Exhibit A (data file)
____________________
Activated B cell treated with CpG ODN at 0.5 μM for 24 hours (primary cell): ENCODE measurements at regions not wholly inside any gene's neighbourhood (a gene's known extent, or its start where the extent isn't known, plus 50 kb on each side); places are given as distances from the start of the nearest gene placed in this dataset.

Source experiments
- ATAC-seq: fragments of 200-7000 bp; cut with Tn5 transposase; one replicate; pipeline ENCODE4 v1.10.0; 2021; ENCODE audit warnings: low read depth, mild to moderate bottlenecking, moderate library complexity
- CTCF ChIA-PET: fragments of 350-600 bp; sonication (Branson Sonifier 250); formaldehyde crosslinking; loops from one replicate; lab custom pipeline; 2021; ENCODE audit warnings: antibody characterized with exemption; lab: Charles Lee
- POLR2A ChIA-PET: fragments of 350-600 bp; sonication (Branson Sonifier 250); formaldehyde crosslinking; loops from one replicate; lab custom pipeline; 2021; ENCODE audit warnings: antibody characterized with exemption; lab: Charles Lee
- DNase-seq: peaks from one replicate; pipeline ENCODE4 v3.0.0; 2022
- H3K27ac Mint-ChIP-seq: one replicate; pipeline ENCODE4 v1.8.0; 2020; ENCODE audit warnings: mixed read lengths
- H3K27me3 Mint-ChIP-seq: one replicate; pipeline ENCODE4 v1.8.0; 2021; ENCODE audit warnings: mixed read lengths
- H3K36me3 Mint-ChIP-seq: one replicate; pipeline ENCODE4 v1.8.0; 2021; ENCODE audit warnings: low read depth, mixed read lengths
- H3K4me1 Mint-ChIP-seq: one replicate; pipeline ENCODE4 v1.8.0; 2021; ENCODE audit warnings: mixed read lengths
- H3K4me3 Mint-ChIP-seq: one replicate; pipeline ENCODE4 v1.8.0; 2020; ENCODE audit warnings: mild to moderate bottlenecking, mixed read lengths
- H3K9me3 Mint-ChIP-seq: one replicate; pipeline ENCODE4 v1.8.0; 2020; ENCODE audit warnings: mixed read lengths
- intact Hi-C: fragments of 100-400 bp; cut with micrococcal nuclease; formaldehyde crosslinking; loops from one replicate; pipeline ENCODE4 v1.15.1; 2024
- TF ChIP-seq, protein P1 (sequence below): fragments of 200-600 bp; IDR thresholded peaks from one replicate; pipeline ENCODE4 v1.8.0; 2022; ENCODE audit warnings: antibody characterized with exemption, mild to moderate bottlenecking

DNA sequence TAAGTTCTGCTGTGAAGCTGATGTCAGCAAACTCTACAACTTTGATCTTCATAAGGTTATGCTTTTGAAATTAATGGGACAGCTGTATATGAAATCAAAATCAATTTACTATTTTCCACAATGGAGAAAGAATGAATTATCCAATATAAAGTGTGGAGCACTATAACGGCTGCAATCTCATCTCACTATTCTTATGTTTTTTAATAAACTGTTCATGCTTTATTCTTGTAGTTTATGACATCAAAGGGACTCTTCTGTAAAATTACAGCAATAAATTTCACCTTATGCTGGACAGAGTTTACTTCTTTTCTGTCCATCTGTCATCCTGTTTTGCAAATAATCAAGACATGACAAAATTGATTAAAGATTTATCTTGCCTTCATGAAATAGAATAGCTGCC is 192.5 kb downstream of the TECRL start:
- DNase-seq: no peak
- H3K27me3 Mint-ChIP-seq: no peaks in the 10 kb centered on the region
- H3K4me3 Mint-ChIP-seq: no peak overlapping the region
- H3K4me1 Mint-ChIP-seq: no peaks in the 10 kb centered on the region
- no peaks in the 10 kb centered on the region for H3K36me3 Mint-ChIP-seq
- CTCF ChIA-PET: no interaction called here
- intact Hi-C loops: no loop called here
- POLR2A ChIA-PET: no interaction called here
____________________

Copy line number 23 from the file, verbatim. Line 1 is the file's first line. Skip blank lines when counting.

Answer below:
- POLR2A ChIA-PET: no interaction called here